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    Greeting Card Sales Declining Due to Lack of New Ideas: Study

    STEVENS, Pa. -- Although greeting cards make up the largest share of industry sales in the burgeoning $36 billion stationery goods market, at $10.3 billion, sales have actually declined 3.9 percent since 2002, according to a new research study from Unity Marketing, based here.

    STEVENS, Pa. -- Although greeting cards make up the largest share of industry sales in the burgeoning $36 billion stationery goods market, at $10.3 billion, sales have actually declined 3.9 percent since 2002, according to a new research study from Unity Marketing, based here.

    The drop reflects a mature category suffering from a dearth of new ideas. As a result of this decline in greeting card sales, the study says, growth in the stationery goods market is being fueled instead by heightened consumer demand for other memory and paper expression products, among them gifting and party goods such as gift wrap, ribbons and partyware, social and computer stationery, and paper crafting supplies for scrapbooking and make-your-own cards.

    Almost 80 percent of adult Americans bought a greeting card in the past year, with the typical consumer purchasing about 10 during that period, the study revealed.

    The study's psychographic analysis of what drives greeting card purchases found that half of the total greeting card market buys cards mainly because that's what's expected of them, rather than because they're motivated by a deep-seated desire to communicate through a carefully selected greeting card. Greeting cards no longer as relevant to many consumers' lives as they were in the past, the study found.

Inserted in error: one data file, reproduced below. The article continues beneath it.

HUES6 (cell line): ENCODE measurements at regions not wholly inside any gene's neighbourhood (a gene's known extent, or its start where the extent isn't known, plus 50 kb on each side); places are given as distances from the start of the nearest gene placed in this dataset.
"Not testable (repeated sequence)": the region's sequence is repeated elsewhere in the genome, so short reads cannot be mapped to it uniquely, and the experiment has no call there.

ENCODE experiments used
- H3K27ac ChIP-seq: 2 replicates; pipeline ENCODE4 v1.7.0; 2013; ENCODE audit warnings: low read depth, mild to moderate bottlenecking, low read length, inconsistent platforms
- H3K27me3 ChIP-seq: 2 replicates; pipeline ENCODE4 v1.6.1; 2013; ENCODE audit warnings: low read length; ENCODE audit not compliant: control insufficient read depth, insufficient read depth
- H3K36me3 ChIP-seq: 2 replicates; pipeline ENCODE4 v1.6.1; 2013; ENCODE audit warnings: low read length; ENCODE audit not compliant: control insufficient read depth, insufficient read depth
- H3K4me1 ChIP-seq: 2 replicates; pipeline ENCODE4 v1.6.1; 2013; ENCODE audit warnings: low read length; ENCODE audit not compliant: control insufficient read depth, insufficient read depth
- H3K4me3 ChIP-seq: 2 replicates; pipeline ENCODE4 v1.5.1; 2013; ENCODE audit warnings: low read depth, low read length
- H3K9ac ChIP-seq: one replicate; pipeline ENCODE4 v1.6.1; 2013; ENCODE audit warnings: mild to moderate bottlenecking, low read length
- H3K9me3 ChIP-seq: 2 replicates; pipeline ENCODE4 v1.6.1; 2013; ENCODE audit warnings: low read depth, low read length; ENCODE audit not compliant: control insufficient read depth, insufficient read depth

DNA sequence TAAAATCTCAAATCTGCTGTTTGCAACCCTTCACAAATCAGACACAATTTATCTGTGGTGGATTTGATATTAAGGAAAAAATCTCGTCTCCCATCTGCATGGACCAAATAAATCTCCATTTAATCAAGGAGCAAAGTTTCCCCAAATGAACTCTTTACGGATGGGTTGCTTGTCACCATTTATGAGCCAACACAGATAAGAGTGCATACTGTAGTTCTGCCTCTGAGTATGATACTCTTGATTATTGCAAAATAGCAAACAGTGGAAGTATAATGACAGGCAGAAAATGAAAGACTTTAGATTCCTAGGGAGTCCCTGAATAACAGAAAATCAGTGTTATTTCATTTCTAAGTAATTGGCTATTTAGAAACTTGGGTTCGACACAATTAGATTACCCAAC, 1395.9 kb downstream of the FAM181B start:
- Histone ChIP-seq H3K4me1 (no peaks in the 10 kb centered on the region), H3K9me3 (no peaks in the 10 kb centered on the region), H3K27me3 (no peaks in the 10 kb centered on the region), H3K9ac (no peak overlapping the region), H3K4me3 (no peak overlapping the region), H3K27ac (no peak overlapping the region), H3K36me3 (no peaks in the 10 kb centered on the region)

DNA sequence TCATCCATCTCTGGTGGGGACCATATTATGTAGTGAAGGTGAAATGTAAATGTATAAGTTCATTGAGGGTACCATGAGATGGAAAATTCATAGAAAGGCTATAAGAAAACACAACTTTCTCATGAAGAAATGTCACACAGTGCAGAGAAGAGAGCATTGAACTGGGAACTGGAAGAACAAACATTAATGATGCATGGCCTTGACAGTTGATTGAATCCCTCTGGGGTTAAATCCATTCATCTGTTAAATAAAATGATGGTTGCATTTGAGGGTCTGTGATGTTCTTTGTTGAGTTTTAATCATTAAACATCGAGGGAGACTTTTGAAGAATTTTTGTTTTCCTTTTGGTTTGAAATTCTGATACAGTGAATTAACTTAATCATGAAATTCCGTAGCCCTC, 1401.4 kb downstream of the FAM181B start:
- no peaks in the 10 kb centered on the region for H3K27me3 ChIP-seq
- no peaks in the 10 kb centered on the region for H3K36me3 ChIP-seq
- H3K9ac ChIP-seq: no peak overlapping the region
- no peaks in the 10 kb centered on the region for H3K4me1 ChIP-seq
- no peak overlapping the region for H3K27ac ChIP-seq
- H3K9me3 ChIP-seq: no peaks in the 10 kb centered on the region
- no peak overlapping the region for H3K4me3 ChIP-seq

Noted Unity Marketing president Pam Danziger, "Given these dynamics, it is virtually impossible for any marketer to figure out a way to sell more greeting cards to more people more often for more money under the existing greeting card marketing paradigm."

    Referencing the results of the psychographic analysis, she said, "These consumers are ready, eager, and willing to accept a new alternative."

    Even those shoppers who are fit into the traditional greeting card marketing paradigm are treating such cards more like commodities, according to the study. One key factor is that more greeting cards, even those from such premium marketers like Hallmark and American Greetings, are easily available in mass channels, the top shopping source for all categories of stationery goods in the Unity Marketing survey.

    As cards grow less differentiated and are sold more like commodities, consumers increasingly seek out cards that will work for a specific occasion and are priced right. "When a shopper perceives virtually no meaningful difference between a $3.50 premium card and a 50-cent one, then they will inevitably go for the lowest price point," observed Danziger.

    Further, the study found that consumer sensitivity to high card prices is growing in the greeting card market. More consumers view the price of the card and the wrapping paper as part of the overall cost of a gift, so $5 extra for the card and wrapping paper adds to the overall perceived price of the gift. And many people today would rather put that extra $5 toward the gift itself reduce any extras to the bare minimum.

    Unity Marketing's study of the greeting card, stationery, gift wrap and party goods and paper crafting markets includes findings from qualitative/focus group research among serious category users and a survey among a representative sample of 1,644 U.S. consumers focused on their purchases of stationery goods and the motivations that drove those purchase. For more information visit http://www.unitymarketingonline.com/reports2/cards/.

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